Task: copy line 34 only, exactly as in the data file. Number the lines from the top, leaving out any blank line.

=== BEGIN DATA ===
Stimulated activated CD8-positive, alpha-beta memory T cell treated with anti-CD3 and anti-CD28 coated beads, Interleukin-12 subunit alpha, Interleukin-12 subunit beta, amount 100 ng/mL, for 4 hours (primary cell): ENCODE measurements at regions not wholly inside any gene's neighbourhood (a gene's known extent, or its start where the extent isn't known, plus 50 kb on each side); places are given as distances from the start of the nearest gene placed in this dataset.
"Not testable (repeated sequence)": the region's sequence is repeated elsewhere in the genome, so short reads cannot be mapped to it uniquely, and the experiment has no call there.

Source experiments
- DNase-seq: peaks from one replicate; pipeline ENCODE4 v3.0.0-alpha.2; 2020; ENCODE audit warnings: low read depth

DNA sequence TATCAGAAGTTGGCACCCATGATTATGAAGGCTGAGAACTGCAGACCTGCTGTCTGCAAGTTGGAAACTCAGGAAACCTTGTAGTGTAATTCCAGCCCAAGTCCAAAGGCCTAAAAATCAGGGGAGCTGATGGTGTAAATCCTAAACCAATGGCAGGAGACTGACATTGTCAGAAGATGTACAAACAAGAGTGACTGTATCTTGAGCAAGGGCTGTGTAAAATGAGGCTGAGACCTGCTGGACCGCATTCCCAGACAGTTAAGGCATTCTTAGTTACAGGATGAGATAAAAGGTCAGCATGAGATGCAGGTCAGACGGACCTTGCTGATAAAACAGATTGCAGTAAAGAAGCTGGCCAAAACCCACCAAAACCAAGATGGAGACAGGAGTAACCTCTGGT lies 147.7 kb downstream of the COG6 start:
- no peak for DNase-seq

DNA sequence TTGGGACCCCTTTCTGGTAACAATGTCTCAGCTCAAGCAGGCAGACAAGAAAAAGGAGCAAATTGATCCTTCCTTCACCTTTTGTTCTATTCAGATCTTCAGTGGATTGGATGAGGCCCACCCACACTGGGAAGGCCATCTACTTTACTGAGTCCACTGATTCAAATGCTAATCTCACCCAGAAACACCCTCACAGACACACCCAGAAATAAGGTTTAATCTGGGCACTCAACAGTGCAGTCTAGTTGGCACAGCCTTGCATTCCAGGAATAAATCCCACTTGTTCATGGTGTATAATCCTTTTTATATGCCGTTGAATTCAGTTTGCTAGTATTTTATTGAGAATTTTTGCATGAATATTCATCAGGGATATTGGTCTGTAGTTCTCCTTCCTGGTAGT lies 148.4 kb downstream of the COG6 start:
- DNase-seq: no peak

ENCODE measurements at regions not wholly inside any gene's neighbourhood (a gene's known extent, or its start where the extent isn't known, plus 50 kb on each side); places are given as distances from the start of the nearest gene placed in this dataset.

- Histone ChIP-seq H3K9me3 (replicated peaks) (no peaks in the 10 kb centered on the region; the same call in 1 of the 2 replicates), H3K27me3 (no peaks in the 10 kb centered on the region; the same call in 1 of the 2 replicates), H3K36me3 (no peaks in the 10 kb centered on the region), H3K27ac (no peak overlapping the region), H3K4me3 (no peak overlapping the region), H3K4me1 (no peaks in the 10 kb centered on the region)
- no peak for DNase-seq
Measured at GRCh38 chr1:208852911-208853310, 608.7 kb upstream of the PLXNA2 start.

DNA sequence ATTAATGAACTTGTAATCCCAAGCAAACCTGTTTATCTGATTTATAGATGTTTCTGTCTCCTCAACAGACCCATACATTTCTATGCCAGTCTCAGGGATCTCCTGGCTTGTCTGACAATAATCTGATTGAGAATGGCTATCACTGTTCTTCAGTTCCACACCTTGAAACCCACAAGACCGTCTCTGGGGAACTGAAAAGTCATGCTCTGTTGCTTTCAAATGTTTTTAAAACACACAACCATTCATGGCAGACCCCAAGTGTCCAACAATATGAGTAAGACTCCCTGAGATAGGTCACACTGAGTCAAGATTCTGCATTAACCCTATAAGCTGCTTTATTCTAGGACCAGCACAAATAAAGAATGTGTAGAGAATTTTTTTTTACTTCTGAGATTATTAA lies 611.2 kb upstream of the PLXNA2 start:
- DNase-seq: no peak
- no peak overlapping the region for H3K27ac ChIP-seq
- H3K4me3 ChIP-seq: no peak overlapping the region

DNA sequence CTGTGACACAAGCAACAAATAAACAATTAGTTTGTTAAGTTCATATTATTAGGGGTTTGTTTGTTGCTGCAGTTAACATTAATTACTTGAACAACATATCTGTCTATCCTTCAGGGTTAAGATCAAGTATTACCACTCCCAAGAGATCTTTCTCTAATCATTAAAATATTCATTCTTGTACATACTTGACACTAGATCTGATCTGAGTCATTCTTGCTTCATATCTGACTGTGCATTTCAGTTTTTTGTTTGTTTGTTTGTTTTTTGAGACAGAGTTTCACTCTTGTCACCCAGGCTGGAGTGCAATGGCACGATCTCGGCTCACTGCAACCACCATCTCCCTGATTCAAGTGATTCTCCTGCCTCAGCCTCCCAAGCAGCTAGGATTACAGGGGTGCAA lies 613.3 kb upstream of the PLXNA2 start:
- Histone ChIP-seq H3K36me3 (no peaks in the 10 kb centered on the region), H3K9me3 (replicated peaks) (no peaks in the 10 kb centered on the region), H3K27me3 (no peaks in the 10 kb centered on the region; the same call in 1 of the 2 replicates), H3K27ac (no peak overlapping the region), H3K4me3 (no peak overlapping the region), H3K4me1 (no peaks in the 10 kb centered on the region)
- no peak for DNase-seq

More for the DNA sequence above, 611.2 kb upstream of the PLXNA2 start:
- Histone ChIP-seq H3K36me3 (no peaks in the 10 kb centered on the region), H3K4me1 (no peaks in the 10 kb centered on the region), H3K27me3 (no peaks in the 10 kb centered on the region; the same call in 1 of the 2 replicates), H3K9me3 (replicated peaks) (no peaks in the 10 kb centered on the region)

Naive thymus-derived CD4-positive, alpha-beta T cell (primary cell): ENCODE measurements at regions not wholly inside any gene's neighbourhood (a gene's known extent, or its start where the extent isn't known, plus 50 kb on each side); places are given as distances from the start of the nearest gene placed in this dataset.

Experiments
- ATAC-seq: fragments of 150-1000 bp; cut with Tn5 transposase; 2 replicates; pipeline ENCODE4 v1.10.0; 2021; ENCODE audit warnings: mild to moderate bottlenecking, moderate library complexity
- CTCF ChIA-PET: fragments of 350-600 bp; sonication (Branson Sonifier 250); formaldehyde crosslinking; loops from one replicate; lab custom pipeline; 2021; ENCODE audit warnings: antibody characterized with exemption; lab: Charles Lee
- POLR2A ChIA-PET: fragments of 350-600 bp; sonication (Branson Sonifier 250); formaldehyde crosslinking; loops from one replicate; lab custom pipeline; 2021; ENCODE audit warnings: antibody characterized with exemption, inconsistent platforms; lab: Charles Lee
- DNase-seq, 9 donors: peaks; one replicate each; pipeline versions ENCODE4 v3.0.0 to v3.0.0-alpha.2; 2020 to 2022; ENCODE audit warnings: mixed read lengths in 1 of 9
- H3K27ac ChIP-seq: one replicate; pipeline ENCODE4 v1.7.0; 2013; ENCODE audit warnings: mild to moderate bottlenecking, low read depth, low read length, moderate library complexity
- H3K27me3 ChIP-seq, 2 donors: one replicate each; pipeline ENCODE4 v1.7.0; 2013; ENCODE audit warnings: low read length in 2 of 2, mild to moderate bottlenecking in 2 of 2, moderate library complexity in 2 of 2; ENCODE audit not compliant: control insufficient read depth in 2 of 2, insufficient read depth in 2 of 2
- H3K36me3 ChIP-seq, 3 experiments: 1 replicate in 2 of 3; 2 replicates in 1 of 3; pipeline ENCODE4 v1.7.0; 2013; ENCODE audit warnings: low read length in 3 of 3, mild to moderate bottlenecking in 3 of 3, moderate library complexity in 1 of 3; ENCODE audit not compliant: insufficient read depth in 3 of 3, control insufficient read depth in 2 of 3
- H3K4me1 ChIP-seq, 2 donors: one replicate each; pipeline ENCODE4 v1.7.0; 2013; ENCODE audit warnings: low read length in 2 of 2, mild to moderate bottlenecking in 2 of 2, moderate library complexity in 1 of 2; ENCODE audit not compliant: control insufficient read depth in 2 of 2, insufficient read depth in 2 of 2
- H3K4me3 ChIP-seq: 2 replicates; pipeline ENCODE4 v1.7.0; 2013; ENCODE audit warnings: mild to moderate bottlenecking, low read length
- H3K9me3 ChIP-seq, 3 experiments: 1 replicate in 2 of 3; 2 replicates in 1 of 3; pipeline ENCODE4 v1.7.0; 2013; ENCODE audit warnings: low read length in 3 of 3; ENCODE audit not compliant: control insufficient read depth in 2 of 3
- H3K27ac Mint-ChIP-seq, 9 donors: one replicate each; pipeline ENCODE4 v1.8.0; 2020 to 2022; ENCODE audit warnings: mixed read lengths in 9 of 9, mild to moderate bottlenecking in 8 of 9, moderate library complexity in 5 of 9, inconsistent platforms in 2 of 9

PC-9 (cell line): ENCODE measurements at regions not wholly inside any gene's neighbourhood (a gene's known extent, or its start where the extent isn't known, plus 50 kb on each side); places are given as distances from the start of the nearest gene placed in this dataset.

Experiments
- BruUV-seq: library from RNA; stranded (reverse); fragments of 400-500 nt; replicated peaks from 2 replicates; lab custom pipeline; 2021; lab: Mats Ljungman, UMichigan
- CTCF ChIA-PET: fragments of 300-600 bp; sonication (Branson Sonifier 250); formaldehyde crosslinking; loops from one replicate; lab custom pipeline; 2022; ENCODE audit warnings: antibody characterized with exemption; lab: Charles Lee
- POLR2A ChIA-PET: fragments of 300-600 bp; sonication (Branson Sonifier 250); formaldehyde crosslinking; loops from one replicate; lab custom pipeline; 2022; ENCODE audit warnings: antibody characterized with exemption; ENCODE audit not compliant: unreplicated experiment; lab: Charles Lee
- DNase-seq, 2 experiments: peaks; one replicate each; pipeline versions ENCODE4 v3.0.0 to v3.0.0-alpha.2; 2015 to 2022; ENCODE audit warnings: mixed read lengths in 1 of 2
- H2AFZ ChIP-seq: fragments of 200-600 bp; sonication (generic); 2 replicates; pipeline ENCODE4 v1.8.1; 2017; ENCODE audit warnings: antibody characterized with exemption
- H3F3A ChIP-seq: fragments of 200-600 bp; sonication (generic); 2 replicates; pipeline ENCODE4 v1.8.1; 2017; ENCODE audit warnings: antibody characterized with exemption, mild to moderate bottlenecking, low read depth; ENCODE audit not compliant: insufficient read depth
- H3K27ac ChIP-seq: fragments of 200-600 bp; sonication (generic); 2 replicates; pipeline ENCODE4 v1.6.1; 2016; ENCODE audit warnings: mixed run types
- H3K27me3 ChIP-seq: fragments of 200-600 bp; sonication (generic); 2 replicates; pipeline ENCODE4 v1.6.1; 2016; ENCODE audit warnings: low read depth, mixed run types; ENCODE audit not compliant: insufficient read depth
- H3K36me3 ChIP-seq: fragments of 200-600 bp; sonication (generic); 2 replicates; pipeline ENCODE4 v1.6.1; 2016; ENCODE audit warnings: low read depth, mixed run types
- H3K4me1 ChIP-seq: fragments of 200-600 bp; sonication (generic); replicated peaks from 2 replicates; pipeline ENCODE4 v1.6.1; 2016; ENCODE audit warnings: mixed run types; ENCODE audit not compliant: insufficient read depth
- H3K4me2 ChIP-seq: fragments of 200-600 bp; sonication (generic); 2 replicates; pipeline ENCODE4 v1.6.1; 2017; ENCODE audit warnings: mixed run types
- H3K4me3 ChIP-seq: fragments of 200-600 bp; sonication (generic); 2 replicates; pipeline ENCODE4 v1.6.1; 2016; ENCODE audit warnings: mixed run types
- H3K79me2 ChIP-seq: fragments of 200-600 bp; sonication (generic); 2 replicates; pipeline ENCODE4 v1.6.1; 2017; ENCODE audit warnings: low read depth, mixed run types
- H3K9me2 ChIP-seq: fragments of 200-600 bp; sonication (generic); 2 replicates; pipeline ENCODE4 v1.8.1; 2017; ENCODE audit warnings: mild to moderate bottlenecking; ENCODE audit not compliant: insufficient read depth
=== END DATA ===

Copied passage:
- H3K27ac Mint-ChIP-seq, 9 donors: one replicate each; pipeline ENCODE4 v1.8.0; 2020 to 2022; ENCODE audit warnings: mixed read lengths in 9 of 9, mild to moderate bottlenecking in 8 of 9, moderate library complexity in 5 of 9, inconsistent platforms in 2 of 9